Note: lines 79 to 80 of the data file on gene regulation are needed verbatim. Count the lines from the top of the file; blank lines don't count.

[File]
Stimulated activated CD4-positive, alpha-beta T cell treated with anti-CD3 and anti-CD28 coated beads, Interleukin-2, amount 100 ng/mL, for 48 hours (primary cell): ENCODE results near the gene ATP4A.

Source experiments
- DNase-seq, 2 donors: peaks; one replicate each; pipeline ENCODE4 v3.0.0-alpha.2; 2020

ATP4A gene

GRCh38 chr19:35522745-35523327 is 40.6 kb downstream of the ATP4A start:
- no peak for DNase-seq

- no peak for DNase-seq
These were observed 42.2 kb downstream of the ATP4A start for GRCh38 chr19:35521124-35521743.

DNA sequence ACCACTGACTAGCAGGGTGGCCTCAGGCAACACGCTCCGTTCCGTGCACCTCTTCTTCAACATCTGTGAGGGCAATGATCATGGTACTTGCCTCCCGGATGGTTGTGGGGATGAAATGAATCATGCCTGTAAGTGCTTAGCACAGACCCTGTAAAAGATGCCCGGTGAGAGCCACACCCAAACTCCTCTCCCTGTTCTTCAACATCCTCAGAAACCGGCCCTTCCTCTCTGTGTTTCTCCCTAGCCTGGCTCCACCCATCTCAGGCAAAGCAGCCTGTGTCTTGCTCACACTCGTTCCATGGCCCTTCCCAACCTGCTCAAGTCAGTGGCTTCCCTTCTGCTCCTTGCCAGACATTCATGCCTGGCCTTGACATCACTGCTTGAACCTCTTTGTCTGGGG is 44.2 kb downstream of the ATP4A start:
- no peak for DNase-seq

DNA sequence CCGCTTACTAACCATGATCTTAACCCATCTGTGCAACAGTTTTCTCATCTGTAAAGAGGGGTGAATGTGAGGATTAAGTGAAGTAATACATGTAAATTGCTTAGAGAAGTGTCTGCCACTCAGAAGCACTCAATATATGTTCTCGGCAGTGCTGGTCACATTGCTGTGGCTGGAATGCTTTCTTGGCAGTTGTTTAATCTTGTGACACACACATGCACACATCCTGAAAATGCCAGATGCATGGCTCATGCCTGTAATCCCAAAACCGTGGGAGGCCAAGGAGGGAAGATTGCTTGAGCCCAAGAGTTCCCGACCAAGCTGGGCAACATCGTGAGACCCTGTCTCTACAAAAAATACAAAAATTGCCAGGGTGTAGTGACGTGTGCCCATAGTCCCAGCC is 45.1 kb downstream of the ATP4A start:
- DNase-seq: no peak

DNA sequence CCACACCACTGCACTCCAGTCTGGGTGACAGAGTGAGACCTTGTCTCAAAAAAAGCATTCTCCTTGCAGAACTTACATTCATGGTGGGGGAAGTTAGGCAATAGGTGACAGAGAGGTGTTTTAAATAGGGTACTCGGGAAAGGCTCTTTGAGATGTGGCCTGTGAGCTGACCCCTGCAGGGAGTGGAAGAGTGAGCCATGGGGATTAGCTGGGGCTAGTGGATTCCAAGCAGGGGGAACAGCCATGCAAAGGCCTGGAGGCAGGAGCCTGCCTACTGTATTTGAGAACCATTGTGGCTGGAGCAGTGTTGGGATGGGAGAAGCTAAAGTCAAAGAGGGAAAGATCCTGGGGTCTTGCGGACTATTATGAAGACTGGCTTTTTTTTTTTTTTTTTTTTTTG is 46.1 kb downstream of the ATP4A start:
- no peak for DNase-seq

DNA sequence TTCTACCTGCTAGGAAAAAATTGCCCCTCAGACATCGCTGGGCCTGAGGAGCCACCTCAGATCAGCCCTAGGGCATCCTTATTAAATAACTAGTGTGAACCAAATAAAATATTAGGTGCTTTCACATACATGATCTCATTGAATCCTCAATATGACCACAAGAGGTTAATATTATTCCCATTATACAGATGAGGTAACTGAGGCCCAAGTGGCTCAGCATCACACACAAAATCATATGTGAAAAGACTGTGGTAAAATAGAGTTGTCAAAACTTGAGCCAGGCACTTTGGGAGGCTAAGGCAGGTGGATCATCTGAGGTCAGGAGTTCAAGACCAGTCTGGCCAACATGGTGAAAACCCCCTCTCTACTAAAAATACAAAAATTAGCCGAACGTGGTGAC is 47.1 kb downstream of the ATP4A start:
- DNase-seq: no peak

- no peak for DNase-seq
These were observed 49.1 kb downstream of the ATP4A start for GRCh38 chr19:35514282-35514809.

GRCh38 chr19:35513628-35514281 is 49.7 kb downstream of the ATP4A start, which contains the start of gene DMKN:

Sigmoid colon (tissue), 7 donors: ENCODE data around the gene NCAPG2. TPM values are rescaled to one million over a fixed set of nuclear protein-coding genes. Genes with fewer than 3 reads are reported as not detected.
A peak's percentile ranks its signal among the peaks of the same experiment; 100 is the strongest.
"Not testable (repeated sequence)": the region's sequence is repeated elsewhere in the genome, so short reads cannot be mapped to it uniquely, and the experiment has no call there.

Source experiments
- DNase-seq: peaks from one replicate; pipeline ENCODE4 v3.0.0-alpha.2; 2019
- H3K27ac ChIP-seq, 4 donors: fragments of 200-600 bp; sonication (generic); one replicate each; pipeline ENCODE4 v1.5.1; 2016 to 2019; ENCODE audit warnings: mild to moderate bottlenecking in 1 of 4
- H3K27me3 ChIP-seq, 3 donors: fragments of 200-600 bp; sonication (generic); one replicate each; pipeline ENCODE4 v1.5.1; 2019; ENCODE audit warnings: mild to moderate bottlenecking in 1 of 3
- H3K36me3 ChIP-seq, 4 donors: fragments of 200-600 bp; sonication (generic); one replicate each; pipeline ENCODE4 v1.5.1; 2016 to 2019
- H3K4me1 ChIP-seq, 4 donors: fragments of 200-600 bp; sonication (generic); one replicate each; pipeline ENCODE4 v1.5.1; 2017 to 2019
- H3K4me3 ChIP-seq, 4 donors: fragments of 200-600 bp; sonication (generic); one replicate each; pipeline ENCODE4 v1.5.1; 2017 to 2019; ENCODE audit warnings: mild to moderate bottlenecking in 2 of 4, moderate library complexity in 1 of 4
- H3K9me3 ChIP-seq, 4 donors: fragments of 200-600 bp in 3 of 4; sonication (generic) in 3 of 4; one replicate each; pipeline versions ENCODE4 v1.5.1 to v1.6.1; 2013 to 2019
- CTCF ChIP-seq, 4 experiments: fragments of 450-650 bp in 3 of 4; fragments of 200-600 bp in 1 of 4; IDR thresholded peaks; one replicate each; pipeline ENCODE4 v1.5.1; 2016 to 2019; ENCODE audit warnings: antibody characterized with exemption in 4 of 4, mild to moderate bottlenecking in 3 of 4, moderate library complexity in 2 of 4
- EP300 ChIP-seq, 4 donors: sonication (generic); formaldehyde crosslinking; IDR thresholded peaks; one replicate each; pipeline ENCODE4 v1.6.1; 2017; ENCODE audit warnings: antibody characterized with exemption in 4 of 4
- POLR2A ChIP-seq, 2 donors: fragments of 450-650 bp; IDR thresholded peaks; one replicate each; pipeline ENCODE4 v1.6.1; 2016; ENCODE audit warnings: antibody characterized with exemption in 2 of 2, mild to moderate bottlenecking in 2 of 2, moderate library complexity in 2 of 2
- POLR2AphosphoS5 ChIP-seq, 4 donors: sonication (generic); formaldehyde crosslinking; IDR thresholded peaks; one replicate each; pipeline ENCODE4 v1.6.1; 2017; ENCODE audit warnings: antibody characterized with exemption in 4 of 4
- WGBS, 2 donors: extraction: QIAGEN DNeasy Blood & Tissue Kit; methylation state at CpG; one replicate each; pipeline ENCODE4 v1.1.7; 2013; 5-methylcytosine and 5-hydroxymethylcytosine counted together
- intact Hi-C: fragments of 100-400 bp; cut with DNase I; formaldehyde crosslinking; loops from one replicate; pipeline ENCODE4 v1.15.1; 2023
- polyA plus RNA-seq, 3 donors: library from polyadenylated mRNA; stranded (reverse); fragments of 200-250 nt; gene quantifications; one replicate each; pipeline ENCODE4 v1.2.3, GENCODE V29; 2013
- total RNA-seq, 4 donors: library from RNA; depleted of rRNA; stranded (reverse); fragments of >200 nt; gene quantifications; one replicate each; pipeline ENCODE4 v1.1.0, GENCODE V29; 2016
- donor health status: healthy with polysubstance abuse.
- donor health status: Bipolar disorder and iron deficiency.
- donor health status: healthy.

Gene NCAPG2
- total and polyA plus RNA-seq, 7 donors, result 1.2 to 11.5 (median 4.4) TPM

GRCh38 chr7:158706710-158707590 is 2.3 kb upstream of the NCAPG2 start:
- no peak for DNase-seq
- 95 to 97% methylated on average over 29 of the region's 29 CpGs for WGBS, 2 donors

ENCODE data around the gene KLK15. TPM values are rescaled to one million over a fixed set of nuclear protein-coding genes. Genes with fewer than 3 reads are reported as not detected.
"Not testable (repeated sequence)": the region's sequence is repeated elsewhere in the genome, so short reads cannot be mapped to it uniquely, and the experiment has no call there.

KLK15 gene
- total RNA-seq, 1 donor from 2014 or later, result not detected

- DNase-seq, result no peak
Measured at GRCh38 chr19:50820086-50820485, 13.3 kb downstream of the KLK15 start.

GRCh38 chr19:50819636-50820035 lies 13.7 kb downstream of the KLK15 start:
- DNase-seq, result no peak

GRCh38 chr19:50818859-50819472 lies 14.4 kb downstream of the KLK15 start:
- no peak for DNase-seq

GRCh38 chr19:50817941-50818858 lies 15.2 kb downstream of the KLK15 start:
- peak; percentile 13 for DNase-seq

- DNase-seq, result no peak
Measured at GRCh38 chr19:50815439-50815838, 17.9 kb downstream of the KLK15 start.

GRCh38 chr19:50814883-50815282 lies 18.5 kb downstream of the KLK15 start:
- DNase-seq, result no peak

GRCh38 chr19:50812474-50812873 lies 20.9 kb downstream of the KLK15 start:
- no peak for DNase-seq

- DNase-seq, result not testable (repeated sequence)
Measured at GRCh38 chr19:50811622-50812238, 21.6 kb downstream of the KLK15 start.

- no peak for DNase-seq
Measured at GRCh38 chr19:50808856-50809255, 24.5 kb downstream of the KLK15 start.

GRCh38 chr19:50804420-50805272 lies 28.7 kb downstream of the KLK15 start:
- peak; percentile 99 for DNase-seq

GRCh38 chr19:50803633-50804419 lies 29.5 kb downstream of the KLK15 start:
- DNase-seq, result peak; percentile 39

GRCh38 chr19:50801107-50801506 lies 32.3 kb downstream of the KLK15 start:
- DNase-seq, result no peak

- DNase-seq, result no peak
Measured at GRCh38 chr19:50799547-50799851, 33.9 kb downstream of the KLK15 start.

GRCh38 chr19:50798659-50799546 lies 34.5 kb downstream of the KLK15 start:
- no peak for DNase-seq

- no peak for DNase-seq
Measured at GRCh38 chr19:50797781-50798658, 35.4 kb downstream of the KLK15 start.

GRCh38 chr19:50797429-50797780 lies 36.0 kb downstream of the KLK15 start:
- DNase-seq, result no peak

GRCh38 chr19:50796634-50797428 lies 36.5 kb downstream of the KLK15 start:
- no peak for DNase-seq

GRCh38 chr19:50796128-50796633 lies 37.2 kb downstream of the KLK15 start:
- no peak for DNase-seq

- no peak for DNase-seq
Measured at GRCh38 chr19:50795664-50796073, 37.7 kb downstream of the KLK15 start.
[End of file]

- no peak for DNase-seq
Measured at GRCh38 chr19:50797781-50798658, 35.4 kb downstream of the KLK15 start.